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Stop ignoring pre diabetes and what you can do to prevent it

Approximately one out of 3 adults in America is likely prediabetic.

GOLDEN VALLEY, Minn. — An estimated 84 million people in the United States are likely prediabetic and they don’t know it. Prediabetics don’t have any symptoms, but their blood glucose levels are above average. And, it’s a strong indication that they will develop diabetes. Dr. Christopher Schoonover, an Endocrinologist with Allina Health joined us  to share some simple ways to combat prediabetes and get started on a healthier path

Approximately one out of 3 adults in America is likely prediabetic!

Q. Why don’t so many people know that they are prediabetic?

  • People with prediabetes often don’t show any symptoms.
  • But they sit in the range between normal and overtly abnormal blood sugars. Those mild abnormalities predict the development of diabetes.
  • You should seek out screening tests because prediabetes is a preventable diagnosis.

Q. So you find out you are prediabetic, what do you do?

  • There are three risk factors for prediabetes: age, your genes and weight.
  • The only one you can control is the weight.
  • Your doctor will likely want you to lose 5 to 7% of your overall weight. That may seem ambitious, but it is not impossible.

Q. How do we tackle this goal of losing 7% of our overall weight?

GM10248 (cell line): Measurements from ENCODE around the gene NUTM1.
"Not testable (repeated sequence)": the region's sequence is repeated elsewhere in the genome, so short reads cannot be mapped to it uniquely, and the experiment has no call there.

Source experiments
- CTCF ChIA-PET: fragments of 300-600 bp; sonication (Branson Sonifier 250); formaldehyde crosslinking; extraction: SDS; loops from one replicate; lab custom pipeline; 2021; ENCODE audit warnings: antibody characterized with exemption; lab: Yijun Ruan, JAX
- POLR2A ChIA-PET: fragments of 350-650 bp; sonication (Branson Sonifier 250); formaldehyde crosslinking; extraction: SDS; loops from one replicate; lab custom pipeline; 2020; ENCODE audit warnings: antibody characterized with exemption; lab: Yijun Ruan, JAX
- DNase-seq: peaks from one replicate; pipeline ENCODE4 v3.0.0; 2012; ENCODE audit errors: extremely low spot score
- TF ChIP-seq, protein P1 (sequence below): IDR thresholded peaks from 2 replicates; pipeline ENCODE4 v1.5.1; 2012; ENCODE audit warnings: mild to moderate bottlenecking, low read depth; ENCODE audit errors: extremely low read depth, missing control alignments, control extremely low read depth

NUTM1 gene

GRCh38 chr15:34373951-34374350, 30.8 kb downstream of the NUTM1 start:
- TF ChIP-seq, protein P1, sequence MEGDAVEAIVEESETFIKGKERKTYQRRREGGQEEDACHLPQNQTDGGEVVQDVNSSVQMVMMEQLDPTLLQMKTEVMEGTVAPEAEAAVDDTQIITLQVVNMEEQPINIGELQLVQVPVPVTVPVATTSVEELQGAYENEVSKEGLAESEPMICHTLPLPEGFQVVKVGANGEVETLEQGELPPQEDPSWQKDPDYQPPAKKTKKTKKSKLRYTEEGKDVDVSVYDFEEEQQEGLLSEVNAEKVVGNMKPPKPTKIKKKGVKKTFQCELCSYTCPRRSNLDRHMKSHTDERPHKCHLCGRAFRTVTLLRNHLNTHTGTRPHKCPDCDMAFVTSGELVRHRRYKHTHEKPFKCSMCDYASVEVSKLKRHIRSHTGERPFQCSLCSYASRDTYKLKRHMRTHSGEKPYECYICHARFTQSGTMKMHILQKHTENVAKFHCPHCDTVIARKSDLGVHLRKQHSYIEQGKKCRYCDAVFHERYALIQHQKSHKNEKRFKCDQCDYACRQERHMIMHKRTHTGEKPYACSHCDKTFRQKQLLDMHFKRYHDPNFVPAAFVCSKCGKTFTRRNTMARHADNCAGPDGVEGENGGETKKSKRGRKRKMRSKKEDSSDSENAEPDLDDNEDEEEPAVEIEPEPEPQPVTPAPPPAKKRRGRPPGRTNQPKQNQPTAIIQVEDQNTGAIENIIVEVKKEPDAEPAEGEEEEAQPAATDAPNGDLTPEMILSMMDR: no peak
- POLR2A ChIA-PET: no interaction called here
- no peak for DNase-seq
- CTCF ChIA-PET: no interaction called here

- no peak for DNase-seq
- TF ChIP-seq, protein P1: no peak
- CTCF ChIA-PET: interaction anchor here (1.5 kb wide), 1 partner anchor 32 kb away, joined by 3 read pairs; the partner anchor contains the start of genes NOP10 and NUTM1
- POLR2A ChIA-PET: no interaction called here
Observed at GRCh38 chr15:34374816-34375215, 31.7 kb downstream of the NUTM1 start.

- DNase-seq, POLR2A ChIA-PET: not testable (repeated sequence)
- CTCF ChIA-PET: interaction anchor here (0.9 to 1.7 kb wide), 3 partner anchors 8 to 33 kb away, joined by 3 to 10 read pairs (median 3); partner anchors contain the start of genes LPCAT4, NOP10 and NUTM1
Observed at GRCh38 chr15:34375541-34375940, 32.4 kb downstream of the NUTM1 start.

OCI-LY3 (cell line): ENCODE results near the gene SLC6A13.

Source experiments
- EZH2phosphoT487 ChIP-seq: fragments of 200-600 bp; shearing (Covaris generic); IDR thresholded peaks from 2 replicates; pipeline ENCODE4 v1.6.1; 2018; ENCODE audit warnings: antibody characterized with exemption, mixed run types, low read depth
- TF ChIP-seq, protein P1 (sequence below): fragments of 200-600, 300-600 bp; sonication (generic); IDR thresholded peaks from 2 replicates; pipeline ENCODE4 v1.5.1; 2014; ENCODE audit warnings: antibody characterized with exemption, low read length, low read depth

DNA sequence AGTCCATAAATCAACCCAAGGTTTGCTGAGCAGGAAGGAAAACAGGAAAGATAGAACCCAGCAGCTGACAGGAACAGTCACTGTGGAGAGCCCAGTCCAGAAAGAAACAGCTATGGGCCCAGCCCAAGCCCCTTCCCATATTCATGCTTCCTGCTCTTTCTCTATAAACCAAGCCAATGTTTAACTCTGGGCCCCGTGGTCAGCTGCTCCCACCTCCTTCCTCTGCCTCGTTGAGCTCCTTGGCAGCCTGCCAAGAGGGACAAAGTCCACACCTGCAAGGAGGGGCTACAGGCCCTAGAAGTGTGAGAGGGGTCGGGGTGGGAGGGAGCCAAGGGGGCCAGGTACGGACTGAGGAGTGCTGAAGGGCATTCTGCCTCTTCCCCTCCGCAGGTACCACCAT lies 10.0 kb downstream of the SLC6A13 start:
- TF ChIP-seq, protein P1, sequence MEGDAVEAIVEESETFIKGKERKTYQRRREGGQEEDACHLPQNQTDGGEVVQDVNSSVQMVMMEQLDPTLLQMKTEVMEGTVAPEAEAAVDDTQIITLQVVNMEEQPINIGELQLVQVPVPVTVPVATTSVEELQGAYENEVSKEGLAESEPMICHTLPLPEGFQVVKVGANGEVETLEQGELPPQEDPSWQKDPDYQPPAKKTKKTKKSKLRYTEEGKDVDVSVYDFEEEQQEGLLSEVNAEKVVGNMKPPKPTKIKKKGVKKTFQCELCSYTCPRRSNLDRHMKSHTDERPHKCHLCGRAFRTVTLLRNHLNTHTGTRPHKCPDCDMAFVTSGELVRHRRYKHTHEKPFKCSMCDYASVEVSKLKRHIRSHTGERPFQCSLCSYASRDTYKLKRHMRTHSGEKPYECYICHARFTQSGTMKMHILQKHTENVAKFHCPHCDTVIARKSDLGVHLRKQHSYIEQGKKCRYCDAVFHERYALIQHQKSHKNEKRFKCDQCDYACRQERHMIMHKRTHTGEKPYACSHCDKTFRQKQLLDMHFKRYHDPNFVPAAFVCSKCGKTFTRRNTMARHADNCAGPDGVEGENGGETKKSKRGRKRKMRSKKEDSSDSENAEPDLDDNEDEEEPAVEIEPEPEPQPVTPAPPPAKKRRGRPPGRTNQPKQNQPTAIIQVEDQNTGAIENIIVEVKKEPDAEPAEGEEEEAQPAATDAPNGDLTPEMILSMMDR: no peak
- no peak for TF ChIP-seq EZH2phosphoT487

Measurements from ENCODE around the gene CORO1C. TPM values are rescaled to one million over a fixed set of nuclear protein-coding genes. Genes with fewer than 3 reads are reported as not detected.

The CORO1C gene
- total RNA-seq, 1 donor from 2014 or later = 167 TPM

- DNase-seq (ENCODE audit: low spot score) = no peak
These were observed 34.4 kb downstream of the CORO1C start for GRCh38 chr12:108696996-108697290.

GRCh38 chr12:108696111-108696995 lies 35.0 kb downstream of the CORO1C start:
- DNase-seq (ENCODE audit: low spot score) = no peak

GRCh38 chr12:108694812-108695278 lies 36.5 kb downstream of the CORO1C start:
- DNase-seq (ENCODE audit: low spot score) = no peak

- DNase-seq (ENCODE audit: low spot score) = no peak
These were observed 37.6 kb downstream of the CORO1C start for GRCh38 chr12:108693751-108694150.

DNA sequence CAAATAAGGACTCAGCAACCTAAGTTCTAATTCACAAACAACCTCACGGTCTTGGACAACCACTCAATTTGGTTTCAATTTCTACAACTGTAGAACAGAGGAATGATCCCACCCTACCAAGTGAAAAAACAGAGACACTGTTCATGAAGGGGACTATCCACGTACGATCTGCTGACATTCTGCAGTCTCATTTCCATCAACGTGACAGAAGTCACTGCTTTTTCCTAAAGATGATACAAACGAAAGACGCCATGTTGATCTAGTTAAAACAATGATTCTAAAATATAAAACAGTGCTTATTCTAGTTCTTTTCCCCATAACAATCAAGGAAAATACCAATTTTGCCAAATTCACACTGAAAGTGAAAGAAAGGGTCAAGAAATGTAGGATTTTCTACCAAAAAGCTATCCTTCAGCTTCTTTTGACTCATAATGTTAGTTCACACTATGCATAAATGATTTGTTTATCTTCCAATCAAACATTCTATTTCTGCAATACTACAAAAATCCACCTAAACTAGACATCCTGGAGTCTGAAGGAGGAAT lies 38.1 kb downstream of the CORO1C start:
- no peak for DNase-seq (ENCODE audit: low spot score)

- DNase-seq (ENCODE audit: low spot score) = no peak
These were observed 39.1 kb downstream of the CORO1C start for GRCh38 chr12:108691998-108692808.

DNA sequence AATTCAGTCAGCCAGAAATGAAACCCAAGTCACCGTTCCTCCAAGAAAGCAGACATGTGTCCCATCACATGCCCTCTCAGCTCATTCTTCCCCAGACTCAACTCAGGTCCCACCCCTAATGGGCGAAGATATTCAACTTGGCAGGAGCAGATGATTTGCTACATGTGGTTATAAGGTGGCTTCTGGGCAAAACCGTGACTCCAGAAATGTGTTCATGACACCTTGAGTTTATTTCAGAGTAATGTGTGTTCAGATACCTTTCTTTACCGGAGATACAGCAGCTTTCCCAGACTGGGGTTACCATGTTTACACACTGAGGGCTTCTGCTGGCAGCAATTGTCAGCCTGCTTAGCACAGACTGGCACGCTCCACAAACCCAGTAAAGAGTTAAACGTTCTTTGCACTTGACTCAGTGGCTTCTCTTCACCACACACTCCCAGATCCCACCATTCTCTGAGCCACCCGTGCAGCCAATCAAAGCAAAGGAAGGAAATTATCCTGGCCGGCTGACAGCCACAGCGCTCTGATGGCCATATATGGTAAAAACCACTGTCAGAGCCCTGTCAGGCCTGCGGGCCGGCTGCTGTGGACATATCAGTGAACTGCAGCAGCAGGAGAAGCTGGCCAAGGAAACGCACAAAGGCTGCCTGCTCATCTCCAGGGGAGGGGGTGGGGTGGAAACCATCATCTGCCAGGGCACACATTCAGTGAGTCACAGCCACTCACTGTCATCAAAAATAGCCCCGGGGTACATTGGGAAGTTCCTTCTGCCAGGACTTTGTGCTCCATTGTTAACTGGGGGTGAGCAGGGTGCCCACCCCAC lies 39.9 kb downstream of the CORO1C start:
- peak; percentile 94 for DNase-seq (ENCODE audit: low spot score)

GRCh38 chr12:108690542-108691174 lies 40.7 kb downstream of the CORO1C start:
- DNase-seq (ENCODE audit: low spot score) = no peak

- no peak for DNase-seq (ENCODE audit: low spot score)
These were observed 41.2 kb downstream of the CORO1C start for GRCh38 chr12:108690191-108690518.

• Set small goals for yourself. This is a marathon, not a sprint.
  • Try adding a 30 minute walk to your day to get on the path to regular exercise.
  • Look at your meals and think about ways to reduce your calorie intake by 10% every day. If you are eating 2,000 to 2,200 calories a day, that means you need to reduce your calories by 200 a day.
  • I brought in three examples to show how a few small swaps with each meal can really make an impact on your overall calorie intake each day.
  • For breakfast. We have some eggs, some sausage, toast, and vegetables. Consider cutting out the meat and possibly the toast. Now it’s healthier. You have your protein and your veggies in the morning. Try replacing your juice or coffee with water.
  • For lunch we have a sandwich on whole grain bread and some chips. Replace the chips with an apple. And swap the soda for water. Soda can account for 200 calories a meal.
  • And now for dinner focus on half of the plate being vegetables. We have a sweet potato, a steamed veggie medley and a grilled chicken breast.
  • It’s all about making small changes that can have a big impact. You can make a huge impact by just cutting out sugary drinks.
  • So, now you’re walking 30 minutes a day and reducing your calories. As you reach these small goals, you’ll set new ones that will lead to the overall lifestyle changes you need to maintain going forward.
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